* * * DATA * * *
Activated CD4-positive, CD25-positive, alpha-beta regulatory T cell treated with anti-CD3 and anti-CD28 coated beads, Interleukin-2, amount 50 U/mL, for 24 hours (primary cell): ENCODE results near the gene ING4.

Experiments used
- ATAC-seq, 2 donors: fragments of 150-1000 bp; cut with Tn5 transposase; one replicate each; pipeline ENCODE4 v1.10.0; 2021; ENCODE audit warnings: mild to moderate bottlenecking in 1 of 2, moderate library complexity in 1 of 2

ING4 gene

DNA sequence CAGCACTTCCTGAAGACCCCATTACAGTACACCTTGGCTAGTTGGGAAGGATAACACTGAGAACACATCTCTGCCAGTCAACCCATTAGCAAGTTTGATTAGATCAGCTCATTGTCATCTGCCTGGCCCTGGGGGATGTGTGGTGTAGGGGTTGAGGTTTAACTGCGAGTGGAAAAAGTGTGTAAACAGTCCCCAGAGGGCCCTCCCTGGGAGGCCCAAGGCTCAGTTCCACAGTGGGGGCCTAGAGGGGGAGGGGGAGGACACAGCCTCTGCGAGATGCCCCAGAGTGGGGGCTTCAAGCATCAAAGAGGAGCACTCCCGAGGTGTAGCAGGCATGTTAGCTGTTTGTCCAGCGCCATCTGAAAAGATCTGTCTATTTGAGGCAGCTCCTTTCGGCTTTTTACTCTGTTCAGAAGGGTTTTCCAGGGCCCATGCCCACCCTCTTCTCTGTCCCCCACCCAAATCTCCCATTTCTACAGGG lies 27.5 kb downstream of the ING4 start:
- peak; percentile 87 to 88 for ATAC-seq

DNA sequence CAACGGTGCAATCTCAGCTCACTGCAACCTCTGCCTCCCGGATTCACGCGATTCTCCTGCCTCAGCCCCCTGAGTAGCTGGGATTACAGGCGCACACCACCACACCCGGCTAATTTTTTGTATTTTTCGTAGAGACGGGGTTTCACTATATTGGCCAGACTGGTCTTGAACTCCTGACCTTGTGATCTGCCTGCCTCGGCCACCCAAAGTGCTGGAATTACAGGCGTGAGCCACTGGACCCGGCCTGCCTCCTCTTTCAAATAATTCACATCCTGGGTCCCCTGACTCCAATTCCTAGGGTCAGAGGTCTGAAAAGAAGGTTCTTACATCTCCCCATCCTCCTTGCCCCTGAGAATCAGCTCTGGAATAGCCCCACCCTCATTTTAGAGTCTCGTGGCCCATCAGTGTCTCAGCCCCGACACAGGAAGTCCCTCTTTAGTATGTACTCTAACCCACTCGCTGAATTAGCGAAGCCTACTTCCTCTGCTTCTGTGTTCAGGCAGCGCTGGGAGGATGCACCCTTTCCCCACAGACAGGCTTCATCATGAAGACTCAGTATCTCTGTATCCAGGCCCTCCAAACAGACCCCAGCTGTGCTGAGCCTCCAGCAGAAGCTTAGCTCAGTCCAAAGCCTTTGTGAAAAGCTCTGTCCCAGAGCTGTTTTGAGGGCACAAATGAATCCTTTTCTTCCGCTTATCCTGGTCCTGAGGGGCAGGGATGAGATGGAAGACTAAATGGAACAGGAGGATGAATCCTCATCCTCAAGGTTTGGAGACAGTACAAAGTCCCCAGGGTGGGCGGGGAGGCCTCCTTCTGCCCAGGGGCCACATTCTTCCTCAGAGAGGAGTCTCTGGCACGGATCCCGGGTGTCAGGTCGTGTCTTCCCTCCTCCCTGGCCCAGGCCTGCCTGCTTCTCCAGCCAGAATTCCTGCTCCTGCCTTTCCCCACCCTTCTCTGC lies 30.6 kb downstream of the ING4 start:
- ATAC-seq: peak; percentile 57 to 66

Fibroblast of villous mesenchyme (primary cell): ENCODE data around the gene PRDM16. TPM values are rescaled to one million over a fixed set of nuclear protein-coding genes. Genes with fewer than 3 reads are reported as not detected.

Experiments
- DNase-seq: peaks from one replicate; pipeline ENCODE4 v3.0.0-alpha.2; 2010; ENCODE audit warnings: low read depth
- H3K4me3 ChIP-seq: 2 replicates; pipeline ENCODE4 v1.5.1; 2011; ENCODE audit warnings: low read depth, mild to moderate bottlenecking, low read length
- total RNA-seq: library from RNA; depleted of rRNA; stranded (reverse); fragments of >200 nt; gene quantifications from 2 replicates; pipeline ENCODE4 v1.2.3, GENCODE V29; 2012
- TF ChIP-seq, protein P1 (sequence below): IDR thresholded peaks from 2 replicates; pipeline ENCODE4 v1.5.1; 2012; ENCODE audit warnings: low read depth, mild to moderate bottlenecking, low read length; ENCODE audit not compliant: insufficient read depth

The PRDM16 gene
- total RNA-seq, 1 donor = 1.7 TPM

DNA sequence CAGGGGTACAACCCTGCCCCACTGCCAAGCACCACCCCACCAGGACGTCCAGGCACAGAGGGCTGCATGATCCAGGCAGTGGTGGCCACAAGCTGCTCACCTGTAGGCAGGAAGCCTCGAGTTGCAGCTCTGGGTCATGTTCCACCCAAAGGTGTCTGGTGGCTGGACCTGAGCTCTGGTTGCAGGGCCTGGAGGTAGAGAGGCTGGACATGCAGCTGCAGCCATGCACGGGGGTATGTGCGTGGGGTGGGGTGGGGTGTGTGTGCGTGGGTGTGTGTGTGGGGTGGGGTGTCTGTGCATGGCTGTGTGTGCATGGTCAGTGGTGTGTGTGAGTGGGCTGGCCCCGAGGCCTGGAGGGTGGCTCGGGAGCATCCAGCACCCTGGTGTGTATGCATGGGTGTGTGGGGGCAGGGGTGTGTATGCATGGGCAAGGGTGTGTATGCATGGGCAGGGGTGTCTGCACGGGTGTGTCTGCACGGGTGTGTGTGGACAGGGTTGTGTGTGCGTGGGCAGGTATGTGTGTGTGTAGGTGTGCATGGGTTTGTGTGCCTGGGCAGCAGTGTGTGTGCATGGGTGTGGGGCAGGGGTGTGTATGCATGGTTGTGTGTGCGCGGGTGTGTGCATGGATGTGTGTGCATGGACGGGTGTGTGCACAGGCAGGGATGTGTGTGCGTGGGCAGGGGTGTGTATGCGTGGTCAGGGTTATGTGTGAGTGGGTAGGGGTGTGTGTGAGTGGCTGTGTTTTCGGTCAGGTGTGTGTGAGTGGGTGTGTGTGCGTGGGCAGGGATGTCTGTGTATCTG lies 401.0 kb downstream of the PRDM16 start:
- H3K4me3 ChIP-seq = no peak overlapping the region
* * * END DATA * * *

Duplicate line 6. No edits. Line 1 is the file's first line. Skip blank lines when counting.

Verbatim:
- peak; percentile 87 to 88 for ATAC-seq